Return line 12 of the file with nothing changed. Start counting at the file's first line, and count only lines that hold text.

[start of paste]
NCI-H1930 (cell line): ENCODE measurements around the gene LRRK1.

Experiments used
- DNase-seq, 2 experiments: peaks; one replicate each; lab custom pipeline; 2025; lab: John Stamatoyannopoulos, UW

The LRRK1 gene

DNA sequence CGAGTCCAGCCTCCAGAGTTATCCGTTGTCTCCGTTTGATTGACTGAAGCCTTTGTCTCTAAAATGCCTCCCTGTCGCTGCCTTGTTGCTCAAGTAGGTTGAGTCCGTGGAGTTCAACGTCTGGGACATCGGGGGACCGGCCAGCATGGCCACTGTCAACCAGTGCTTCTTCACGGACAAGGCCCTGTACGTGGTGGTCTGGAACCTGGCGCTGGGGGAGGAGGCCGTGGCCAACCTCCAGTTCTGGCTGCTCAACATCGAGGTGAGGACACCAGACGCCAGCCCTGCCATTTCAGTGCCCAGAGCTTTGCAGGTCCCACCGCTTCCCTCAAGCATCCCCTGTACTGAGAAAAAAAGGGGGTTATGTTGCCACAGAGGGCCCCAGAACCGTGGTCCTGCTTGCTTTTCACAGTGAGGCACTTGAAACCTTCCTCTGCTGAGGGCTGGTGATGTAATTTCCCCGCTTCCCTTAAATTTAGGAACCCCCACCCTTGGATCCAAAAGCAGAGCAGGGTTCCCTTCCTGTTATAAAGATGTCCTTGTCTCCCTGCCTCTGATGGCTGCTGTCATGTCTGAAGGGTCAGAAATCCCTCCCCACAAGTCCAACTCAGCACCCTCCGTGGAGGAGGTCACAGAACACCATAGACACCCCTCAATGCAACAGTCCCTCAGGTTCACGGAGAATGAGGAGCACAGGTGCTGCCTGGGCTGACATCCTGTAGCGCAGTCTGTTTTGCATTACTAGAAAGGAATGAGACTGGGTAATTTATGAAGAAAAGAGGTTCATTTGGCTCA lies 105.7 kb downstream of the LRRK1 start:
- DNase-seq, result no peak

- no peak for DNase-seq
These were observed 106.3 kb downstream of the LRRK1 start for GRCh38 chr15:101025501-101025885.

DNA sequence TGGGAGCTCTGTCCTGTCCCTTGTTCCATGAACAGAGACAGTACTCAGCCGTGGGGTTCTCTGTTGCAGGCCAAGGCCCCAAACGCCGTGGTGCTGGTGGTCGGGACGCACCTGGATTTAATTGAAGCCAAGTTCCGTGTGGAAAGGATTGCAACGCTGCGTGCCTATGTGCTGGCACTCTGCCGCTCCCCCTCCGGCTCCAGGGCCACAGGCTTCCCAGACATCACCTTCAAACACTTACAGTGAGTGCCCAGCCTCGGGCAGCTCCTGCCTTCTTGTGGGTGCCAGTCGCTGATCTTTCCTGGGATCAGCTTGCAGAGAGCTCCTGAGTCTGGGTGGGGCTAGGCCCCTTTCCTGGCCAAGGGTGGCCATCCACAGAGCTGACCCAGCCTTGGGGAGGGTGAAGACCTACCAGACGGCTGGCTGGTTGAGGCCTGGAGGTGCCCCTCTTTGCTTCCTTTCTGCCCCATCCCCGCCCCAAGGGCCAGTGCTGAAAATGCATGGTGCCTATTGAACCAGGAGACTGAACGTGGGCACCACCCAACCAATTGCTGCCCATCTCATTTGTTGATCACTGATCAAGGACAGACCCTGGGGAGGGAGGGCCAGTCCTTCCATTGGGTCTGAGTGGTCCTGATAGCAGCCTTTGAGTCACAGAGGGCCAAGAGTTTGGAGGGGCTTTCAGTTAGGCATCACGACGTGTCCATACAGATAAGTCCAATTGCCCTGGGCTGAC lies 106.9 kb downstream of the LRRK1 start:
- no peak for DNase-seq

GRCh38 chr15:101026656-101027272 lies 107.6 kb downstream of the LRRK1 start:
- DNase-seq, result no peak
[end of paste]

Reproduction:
- DNase-seq, result no peak